Chronic Skin Conditions
Demand Internal Solutions
by Heather Granato
One in three teens would give up a date with Cindy Crawford or Brad Pitt if it meant freedom from acne, according to a survey by the American Academy of Dermatologists (AAD). Such drastic measures may not be necessary, though, if teens -- and their parents -- discover a more natural and effective way to clear skin.
Chronic skin conditions such as acne, eczema, herpes and dandruff plague more than 90 percent of the population at some time during their lives. Americans spend more than $100 million a year just for nonprescription acne treatments, not including special soaps and cleansers.
Because outer beauty reflects inner health, it makes sense that treating imbalances internally has an outward effect. "You cannot separate form and function by treating just the external," says Gregory Young, Ph.D. (Oxon.), CEO of San Diego-based Vaxa, a cosmeceutical manufacturer. "Like plants, our metabolism works from the inside out to rebuild on an ongoing basis."
The first steps to healthy skin are the basics: eating a healthy, organic diet, drinking lots of pure water to hydrate the body and exercising to flush toxins. But we all need help from time to time to battle stresses that show up on the skin. And those stresses are increasing daily. Environmental toxins, a rapidly changing job market, getting married and getting divorced--internally and externally such stressors tax the immune system, which is the first line of defense for all the body's organs. "There is more stress everywhere these days," affirms Eve McClure, president of Eugene, Ore.-based Quantum, a personal care manufacturer.
Stress is a particular factor in flare-ups of acne and herpes. There are more than eight types of acne. The most common form, acne vulgaris, is characterized by hair follicles being plugged up and infected; AAD says it is primarily a hereditary skin disorder.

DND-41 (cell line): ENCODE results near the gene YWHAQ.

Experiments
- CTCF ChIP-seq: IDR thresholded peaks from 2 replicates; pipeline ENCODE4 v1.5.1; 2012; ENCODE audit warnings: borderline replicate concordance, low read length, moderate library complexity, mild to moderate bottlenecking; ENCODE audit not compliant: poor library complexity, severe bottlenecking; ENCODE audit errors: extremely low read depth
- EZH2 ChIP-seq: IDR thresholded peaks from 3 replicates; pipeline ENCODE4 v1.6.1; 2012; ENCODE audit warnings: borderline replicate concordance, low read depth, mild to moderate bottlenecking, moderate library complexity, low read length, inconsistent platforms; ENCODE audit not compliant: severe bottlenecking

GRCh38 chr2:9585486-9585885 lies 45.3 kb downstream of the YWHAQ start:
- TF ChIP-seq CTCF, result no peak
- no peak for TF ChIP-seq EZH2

The herpes virus shows up in a variety of forms--chicken pox, shingles and cold sores most significantly. It is estimated that four out of five people in the United States carry the herpes virus, but it only becomes medically significant in some people. In those that do suffer from cold sores or shingles, environmental stress in particular is a determining factor, though the stress of menstruation also can precipitate an outbreak.
Natural therapies are particularly attractive for avoiding herpes outbreaks, because there is no cure for the virus. Intake of L-lysine, an amino acid, has been singled out for its ability to block uptake of L-arginine, which the virus needs to replicate. "The medical community recognizes lysine's effects in controlling the herpes virus," McClure says.
Even beyond advocating lysine, increasing numbers of health professionals are accepting nutritional ideas for treatment of ongoing, incurable conditions. "Mainstream medicine is actively drifting toward alternative therapies and medicines," says Steven Smith, M.D., formulator and CEO of Tulsa, Okla.-based Loma Lux, a homeopathic product manufacturer.
Treatment does exist for more transient conditions such as dandruff and eczema. "Problems such as eczema are probably not genetically based," Young says. "Rather, most problems come about because of a lack of homogenization between the oil and water in the skin." Interestingly, a topical treatment can work in this scenario, as long as the needed nutrients are being delivered to the system through transdermal delivery. Alpha hydroxy acids (AHAs), which have been the darling of the media, can be particularly helpful in this regard, as they outwardly condition the skin while delivering nutrients to the dermis. The boom in sales of AHA products evidences Americans' desire to find a new way to treat conditions without seeing the doctor.
And looking for alternatives to seeing a health professional is pervasive. Even the AAD admits that only 9 percent of all teens with acne go to see a dermatologist, though almost 100 percent of males will be afflicted with acne at some point in their lives.
Some information provided by the Article Resource Association.